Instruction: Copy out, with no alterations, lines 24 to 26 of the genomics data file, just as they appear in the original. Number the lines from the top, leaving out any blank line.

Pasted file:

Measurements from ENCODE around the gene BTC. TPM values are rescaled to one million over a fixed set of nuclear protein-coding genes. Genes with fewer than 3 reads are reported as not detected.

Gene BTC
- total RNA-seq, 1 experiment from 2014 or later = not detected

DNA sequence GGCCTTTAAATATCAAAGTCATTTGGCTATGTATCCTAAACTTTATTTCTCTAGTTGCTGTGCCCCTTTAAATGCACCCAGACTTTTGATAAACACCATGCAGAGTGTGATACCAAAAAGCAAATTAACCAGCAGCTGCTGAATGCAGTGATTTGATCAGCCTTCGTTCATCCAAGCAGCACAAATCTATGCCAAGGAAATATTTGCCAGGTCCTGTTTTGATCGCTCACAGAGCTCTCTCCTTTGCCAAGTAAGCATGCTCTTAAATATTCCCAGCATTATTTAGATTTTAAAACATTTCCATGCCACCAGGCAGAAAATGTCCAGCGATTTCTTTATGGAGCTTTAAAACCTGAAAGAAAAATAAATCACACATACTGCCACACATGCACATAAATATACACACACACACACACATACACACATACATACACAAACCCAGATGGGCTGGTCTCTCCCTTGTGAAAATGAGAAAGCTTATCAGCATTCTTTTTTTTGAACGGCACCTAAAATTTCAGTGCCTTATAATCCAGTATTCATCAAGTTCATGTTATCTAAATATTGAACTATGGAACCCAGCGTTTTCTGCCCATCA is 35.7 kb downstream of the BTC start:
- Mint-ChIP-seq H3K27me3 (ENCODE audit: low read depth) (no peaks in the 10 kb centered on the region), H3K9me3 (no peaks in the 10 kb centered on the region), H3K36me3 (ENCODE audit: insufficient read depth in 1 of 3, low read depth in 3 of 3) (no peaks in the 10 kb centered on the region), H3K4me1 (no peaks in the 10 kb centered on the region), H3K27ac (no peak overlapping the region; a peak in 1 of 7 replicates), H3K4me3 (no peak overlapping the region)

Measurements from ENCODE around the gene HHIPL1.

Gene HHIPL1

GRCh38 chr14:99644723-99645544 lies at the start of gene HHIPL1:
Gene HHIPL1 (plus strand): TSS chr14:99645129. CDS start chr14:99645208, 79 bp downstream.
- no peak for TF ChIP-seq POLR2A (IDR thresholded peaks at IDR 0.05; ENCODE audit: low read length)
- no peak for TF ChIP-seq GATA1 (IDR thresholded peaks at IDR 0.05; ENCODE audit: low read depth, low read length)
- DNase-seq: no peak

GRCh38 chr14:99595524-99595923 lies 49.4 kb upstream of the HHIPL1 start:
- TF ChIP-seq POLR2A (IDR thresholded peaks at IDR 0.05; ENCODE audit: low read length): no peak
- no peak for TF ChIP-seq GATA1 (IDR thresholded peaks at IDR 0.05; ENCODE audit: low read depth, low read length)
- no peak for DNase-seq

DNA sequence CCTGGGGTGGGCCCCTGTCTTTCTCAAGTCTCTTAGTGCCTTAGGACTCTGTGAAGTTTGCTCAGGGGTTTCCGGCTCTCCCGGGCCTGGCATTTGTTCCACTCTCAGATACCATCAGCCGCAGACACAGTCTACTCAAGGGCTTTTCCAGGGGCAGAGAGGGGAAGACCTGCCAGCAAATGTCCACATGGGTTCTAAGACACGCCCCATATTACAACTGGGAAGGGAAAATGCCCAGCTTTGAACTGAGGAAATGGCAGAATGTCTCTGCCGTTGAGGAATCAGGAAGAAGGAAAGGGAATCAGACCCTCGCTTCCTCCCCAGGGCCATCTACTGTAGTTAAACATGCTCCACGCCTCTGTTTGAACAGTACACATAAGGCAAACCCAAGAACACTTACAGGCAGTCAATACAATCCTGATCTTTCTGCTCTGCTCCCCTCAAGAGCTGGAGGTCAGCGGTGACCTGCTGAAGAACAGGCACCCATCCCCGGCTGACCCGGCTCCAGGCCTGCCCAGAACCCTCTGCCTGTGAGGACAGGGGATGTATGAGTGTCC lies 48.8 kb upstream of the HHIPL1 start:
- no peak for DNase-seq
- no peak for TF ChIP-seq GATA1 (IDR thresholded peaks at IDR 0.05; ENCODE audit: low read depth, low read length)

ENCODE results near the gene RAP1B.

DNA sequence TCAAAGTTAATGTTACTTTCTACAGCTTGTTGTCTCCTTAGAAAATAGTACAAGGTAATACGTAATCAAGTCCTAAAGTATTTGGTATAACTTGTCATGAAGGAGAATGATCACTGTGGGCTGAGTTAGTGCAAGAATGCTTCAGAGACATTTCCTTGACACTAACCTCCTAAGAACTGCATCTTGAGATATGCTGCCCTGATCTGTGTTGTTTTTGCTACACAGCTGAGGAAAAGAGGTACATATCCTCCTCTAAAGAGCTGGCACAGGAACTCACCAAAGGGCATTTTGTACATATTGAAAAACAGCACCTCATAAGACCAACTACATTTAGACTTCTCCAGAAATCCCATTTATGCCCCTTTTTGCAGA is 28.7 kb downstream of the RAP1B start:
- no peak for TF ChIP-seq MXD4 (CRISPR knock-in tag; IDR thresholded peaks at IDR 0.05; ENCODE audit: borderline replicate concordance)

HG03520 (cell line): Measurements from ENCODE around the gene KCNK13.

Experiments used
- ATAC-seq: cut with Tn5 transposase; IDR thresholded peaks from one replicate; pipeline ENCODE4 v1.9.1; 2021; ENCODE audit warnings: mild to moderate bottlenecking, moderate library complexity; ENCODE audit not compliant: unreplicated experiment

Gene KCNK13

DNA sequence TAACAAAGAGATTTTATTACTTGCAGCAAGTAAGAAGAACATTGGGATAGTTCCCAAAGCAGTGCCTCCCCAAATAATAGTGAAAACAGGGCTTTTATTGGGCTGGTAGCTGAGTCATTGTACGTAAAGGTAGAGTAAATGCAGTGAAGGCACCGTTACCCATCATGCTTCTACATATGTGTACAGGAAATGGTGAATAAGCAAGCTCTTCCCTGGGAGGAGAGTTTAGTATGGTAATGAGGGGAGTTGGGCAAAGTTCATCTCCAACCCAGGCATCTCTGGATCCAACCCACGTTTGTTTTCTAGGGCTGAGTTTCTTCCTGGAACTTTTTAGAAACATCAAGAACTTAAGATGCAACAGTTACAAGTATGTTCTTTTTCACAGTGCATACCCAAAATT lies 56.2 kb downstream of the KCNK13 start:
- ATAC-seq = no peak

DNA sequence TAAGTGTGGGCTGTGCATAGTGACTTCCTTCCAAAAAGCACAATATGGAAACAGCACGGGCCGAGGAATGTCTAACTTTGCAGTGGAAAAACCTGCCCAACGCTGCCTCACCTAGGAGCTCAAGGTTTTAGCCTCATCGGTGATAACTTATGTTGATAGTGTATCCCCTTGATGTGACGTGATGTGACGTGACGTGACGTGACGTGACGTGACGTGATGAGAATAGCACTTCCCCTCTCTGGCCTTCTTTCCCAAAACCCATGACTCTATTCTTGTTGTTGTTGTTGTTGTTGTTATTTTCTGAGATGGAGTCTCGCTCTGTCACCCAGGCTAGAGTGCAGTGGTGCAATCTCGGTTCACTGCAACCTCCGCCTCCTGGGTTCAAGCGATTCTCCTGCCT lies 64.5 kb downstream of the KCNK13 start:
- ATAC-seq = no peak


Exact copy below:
Experiments used
- ATAC-seq: cut with Tn5 transposase; IDR thresholded peaks from one replicate; pipeline ENCODE4 v1.9.1; 2021; ENCODE audit warnings: mild to moderate bottlenecking, moderate library complexity; ENCODE audit not compliant: unreplicated experiment

Gene KCNK13